The ritual of toreo, for example, exceeds the confrontation of man and beast; it incorporates the crowd as well, which is "composed not of spectators but of actors" (Lorca 85). The torero "bears the yearning of thousands of people, and the bull plays the leading role in a collective drama" (Lorca 85). Moreover, the role of the audience is not peripheral; its presence is required, both as witness and participant, in order to ritualize the performance. (3) Similarly, both modern flamenco and cante jondo are often (though not always) performed collectively; the singer's voice, the guitar, and the percussive clapping, work in concert with interjections from the audience to achieve a combined effect which emphasizes the ritualistic and communal aspect of the performance.
Within the ritualized performance, duende requires an opening for spontaneity and improvisation. No particular set of rules, guidelines, or procedures can evoke duende. It will only appear organically, usually unannounced. Furthermore, the purity of emotion required to invoke and evoke duende makes its production necessarily unpredictable and ephemeral, and therefore no single encounter with duende can be reproduced. In cante jondo, the presence of duende during the performance is contingent both upon the lyrical power of the ancient songs and the conjuring power of the performer, his or her ability to render affective nuances that transcend mete language. The voice of a cantaor "caught by duende" might wail, quaver, or sound like breaking glass. The beauty of the song rests in the rawness (and therefore "purity") of the emotion it conveys and in its capacity to transport the singer, rather than in technical perfection. Such a performance expresses the unspeakable anguishes of the human heart--the anguish of love and of death.
Although Lorca acknowledges that duende is a phenomenon without borders (he finds it, for example, in the work of Paganini, Nietzsche, and Cezanne), he claims that it resonates particularly deeply within the souls of the Spanish people. (4) Lorca attributes the Spanish capacity for duende to the status of death in Spain. Death, he explains, permeates all aspects of Spanish culture, including folklore, ritual, and music, even lullabies: "Spain is moved by the duende, for it is a country of ancient music and dance where the duende squeezes the lemons of death--a country of death, open to death ... A dead man in Spain is more alive as a dead man than anyplace else in the world" (55)- However, Josephs elaborates, "it is precisely the positive and constant acceptance of death that creates the awareness of life and gives it its fullest meaning" (White Wall 27). Explaining duende in the context of Spanish tradition, profoundly and indelibly bound together, Lorca claims that duende exists at its purest in the Spanish arts of the bullfight and cante jondo. Hemingway's appreciation of toreo and his ostensibly intuitive appropriation of duende in his Spanish-themed texts seems both to affirm Lorca's claim that it is a distinctly Spanish phenomenon and to confirm his allowance that duende, as an artistic quality, allows for much cultural and geographic interplay.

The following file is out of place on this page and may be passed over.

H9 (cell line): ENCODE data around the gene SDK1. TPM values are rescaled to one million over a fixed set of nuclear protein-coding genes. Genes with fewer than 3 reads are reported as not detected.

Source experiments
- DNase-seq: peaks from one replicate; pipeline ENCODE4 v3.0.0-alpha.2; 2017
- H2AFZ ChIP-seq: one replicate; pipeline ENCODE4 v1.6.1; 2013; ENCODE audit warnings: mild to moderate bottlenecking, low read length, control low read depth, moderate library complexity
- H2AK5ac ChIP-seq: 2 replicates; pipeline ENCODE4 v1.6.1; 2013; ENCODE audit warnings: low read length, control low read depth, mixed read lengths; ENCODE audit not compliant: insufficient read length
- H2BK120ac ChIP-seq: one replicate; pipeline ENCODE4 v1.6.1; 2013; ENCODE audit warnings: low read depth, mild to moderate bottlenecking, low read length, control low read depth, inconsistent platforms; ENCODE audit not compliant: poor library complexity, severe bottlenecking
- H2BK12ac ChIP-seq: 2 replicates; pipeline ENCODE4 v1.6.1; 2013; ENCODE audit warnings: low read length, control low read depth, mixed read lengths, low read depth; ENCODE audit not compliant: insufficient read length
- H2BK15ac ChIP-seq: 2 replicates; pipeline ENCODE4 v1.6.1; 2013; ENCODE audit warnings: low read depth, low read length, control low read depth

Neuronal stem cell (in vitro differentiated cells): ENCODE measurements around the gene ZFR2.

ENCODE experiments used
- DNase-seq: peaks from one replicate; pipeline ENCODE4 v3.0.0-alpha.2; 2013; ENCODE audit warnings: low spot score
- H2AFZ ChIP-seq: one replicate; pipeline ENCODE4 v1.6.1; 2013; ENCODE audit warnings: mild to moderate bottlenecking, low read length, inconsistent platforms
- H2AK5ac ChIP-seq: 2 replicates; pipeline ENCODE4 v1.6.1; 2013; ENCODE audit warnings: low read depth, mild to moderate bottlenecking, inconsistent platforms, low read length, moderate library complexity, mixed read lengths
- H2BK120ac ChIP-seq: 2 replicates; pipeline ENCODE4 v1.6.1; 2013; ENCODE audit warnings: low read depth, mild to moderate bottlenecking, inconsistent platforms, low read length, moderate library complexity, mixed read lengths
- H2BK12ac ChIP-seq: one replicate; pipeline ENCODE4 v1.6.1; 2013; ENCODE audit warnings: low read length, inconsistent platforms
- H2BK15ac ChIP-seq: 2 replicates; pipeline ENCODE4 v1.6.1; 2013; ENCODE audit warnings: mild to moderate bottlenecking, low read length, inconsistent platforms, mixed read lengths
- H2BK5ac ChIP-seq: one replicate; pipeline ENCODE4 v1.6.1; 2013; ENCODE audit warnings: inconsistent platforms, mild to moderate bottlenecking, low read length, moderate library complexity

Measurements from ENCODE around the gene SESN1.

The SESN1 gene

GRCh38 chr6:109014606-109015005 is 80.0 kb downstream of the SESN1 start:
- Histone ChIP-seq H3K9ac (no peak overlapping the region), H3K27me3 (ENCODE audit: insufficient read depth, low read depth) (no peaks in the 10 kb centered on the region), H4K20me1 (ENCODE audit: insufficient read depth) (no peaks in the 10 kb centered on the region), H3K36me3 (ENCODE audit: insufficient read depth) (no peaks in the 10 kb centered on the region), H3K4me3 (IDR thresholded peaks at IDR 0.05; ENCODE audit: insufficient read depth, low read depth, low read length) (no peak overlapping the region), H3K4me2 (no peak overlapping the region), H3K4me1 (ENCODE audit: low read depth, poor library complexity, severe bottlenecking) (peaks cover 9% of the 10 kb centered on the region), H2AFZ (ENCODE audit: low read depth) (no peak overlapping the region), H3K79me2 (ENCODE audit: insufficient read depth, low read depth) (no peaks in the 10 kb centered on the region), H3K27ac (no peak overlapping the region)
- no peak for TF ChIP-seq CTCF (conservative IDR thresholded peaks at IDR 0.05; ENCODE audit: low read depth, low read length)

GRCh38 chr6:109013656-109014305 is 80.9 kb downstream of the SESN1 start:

LIMINALITY, MARGINALITY, AND THE "UNHOMELY"
The Iberian peninsula claims a complex ethnic heritage, comprised of elements as diverse as ancient Iberian, Roman, Jewish, Moorish, Oriental, and gypsy (likely of Indian origin). As Walter Starkie has suggested, the wide dissemination of gypsy culture in Spain has made the recognizable separation of "gypsy" and "Spanish" impossible (ix). The confluence of diverse cultures in Spanish society, in the history of cante jondo, and in Hemingway's Spanish-themed texts creates the condition of what Homi Bhabha, building on Sigmund Freud's famous 1919 essay, "Das Unheimliche," or "The Uncanny," calls "unhomeliness." Bhabha locates "unhomeliness" at the boundaries where "extra-territorial and cross-cultural initiations" occur (13). In this state of "displacement, the borders between home and world become confused; and, uncannily, the private and public become part of each other, forcing upon us a vision that is as divided as it is disorienting" (13). The importance of the "unhomely" to duende is its ability to "relate the traumatic ambivalences of a personal, psychic history to the wider disjunctions of political existence" (15). As liminal, "unhomely" figures, the gypsy cantaor, the bullfighter, and the expatriate writer exist in the creative interstices between cultures, a space that allows improvisation, incongruity, and transgression.